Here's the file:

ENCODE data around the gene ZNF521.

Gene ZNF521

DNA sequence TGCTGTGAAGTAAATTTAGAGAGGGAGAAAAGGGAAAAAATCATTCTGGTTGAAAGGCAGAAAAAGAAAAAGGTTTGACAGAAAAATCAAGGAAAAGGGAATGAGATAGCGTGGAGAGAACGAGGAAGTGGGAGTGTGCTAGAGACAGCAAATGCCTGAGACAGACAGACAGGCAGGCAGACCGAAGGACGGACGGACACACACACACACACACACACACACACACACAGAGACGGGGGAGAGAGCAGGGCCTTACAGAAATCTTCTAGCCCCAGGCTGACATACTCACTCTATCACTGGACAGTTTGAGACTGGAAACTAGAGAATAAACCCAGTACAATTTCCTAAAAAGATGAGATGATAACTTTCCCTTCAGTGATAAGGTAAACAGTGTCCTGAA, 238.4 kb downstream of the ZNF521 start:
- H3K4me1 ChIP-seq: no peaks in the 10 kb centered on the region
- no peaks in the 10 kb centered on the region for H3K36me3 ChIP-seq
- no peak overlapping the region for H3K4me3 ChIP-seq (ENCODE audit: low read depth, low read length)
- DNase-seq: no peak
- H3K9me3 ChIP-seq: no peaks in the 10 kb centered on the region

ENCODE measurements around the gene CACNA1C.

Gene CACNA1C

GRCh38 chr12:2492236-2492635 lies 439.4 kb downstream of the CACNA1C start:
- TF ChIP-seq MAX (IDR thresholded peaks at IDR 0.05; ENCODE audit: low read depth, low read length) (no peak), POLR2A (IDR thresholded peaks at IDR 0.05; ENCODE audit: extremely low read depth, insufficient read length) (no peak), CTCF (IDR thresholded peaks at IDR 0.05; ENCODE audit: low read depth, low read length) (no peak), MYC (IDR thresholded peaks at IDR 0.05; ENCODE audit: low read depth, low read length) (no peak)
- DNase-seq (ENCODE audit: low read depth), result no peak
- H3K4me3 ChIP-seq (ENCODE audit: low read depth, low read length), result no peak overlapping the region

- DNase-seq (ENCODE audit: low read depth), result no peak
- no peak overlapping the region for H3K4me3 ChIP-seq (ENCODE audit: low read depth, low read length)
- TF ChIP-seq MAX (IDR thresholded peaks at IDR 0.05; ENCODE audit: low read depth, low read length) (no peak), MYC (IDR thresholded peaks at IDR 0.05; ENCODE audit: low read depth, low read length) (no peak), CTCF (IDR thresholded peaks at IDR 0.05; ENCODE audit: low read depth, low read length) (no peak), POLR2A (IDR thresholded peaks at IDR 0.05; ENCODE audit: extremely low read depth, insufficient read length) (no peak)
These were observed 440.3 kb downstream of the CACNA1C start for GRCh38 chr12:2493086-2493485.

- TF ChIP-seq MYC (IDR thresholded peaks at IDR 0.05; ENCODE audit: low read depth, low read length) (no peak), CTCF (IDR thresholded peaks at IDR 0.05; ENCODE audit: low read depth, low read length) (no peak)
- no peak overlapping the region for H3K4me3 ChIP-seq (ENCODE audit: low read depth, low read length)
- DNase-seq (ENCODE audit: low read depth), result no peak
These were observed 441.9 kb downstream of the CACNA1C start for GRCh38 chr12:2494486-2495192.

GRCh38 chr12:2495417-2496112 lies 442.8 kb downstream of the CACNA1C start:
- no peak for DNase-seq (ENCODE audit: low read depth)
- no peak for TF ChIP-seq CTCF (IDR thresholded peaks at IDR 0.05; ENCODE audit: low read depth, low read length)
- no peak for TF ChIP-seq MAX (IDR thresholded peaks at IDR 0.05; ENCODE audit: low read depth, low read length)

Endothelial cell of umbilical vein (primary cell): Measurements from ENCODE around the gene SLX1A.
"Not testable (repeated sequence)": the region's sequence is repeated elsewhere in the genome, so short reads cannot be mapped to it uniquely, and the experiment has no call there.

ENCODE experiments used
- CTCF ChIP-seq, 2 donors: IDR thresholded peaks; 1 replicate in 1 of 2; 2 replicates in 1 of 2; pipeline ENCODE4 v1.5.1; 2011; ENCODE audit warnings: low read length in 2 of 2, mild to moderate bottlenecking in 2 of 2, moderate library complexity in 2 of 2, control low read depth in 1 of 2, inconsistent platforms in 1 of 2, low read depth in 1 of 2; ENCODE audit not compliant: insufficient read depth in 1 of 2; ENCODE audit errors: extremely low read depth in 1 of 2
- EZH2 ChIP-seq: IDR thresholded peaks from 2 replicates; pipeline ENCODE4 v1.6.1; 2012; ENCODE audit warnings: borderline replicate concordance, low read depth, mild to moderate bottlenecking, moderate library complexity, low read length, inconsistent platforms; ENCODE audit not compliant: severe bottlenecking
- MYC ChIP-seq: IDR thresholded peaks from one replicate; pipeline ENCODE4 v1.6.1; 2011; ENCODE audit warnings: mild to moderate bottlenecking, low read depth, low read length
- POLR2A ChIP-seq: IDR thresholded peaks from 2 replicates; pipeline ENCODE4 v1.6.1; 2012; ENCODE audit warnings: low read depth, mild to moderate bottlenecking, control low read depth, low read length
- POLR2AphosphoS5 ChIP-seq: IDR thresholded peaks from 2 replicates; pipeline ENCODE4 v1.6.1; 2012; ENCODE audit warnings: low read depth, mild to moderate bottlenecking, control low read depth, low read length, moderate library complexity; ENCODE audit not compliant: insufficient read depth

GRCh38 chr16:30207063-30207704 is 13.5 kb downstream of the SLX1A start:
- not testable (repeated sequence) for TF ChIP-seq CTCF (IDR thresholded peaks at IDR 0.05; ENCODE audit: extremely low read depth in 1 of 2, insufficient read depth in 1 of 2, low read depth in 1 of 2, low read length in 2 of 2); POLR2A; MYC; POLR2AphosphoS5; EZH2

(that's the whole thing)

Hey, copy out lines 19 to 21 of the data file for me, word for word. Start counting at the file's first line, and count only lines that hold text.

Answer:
- TF ChIP-seq MYC (IDR thresholded peaks at IDR 0.05; ENCODE audit: low read depth, low read length) (no peak), CTCF (IDR thresholded peaks at IDR 0.05; ENCODE audit: low read depth, low read length) (no peak)
- no peak overlapping the region for H3K4me3 ChIP-seq (ENCODE audit: low read depth, low read length)
- DNase-seq (ENCODE audit: low read depth), result no peak